After carefully looking at portraits of double forms in old books I feel sure that my double compares exactly with the best illustration, that of Redoute. Other portraits are stylized and obviously inexact. I therefore conclude that the double form which has occurred in this unexpected way is a repetition of Parkinson's ' Coroneola'; in his Theatrum Botanicum of 1640 he states that' the Coroneola that beareth in Autume is generally held by all writers to be the Double Muske Rose, which cometh only at that time and is very sweet'.

On referring again to Andrews we read that the double form 'may justly be called the prototype of the former [single]; more especially as upon the single plant double flowers have sometimes been found, but not frequent'. Miller says that the Musk Rose varies with double flowers. Only the passing years will shew how constant my double form will remain.

Its actual status is extremely important when considering the origin of the Damask and other roses (see Dr Hurst's paper in my book The Old Shrub Roses). Nobody has yet explained how the Autumn Damask originated; why should a union of R. moschata combined with R. gallica produce flowers again in the autumn if both parents were summer-flowering only? The rediscovery of the Old Musk Rose will undoubtedly shed light here. Hurst put forward the idea that the Autumn Damask, grown in Roman days and still in existence, owes its recurrent habit to R. moschata. He had little but theory to confirm this, but he recorded having in his possession a dwarf sport of R. moschata which was recurrent. This I have not seen. It would be a great advantage if someone could collect seeds of R. moschata in the wild, but I must add that the Floras I have consulted are not very encouraging. Lowe in 1868 {A Manual Flora of Madeira, vol. i) criticizes Professor Lindley (Rosarum monographid) for saying that it is found wild in Spain; 'in Madeira it is certainly not indigenous and is indeed only a rare inmate of gardens shewing no tendency whatever to become naturalized or even common. ... It is confined to a few gardens in Funchal or Quintas'. Desfontaines in 1798 describes it as a cultivated plant in Tunisia, while Bonnet and Barratte '. . . consider it native or of sub-spontaneous origin at several points along the coast of the Mediterranean'. Jahandiez and Maire, 1931, state it to be cultivated and naturalized here and there in Morocco. Lazaro e Ibiza, in his Compendia de la Flora Espanola, 1921, does not mention it. It may well be therefore that our original old Musk Rose, described as a species, is a garden hybrid raised from that old tree in Persia; such a confusion is not without parallel in other genera. And so I must leave the matter to others with more rime and resources at their disposal.

Many old books mention R. moschata nivea, which is none other than R. dupontii. It is surmised that this is R. moschata X R. gallica, and therefore is, technically speaking, an Autumn Damask, but it flowers only at midsummer. It is very downy, which might point towards R. brunonit, but its date of raising (1817) would seem to preclude that. Another name we find is R. moschata damascena alba, which appears to refer to a double white form or hybrid of R. cinnamomea. It is not likely that R. chlnensis had an influence in the old Musks if they were hybrids, for in old pictures their stems and leaf veins are distinctly shewn as pubescent, and as a general rule China Rose derivatives tend towards glabrousness, and early as well as late flowering. But we cannot altogether rule out its influence, since, through Eastern trade routes. Far East roses may have crept into Europe, married and died out long before our rose histories lead us to believe.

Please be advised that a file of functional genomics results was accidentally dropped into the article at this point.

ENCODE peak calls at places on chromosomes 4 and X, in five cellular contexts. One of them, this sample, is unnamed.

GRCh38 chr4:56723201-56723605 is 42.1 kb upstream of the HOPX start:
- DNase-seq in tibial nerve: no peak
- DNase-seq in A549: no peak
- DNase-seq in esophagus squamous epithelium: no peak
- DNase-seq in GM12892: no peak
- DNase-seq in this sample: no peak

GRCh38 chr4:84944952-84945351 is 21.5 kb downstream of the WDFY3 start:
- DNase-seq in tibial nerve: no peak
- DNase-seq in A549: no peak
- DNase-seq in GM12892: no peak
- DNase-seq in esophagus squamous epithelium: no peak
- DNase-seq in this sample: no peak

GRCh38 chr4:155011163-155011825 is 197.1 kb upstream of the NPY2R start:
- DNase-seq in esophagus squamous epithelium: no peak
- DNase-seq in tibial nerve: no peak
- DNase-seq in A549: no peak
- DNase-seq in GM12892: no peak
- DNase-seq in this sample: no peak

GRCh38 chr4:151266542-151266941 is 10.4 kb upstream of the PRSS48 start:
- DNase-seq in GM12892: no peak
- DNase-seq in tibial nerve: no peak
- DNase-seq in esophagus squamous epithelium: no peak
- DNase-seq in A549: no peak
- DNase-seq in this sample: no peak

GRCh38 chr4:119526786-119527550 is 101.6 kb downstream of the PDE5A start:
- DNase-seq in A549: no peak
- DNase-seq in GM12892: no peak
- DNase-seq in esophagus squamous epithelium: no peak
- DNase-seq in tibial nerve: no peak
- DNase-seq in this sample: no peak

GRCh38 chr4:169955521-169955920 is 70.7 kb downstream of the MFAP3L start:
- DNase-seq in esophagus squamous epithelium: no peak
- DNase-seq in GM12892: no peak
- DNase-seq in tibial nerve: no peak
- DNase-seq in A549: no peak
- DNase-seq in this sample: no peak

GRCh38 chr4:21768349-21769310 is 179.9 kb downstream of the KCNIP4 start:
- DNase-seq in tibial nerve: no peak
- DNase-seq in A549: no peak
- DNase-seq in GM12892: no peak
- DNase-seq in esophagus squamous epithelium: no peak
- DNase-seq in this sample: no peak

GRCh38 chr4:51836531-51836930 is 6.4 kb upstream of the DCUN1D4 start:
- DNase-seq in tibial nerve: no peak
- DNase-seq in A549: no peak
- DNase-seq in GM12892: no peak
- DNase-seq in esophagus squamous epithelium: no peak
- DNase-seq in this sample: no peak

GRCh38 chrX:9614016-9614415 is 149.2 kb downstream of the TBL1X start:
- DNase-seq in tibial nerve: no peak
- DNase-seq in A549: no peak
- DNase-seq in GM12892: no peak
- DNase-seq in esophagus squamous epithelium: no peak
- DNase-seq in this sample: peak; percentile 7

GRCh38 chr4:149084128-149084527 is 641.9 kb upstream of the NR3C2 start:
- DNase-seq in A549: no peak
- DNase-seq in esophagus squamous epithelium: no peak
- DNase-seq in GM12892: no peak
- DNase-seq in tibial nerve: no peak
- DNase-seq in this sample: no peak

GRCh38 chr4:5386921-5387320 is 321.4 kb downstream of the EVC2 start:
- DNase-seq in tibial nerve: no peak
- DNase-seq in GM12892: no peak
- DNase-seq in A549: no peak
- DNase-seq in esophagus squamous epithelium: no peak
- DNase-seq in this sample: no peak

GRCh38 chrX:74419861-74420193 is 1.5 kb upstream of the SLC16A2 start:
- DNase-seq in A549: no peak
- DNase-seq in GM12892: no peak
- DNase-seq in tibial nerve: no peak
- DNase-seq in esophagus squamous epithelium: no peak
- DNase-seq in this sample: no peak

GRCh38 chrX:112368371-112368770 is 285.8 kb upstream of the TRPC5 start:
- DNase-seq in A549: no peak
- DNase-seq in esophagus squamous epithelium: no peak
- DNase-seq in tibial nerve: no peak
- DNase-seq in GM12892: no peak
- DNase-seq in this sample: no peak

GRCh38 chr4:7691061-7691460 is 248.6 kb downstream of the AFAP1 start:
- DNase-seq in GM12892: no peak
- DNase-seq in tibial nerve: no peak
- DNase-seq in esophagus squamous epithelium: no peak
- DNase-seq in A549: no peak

We are left with the description 'Musk scented'. A fact which is little known today was observed by Parkinson, mentioned above, that the Musk Rose bears its scent in its filaments—the threads that bear the anthers, or stamens: 'some there be that have avouched, that the chiefest scent of these roses [the Musk roses] consisteth not in the leaves [petals] but in the threads of the flowers' (Parodist in Sole, etc.). I have found that all species of the Synstylae Section have this character; what the connection between it and their free-floating fragrance is I cannot say; one would need to test all flowers likewise to reach even a comparative conclusion. Parkinson in his Theatrum botanlcum also has something to say about Musk:'.. . the Moscheuton some take to bee the Musk Rose because the stalkes are greener than in other roses, like unto a Mallow, and that the name doth the nearest concurre therewith, but this hath not Olive-like leaves, and therefore it is much doubted of by divers as l^ugdunensis saith, and taketh that the name commeth not from Muske which was not knowne in Pliny his time, but hee rather thinketh it took the name from Moxus, because it riseth with many stemmes, or else from Moxus malleolis pangatur, because it was planted as well by slippes as vines are, as by rootes. . . .'

This I leave to my readers to accept or question according to their liking. If we take no notice of Parkinson we can but conclude that the name Musk was given to this one rose because of its resemblance to genuine musk. Here Dr Steam again came to my help: the source of genuine musk is a scent gland, known in the perfumery trade as a 'pod', taken from the little antlerless male Musk Deer (Moschus moschiferus) of Central and Eastern Asia.

This over-hunted animal is solitary and far from prolific; genuine musk is accordingly very costly. The little phial of tincture of musk which accompanied his letter was sampled and it certainly resembles very closely the delicious penetrating odour of the species of the Synstylae Section. 'Muskiness' seems nowadays to be applied to a heavy odour that one meets in Crown Imperials and 'mollis' azaleas, rather than the true refreshingly sweet musk of the deer and the rose. I was born too late to take note of the fragrance of the little Musk plant before it lost it, and so can offer no observations on this unfortunate occurrence.

*reprinted from Stuart's Climbing Roses Old And New, 1965.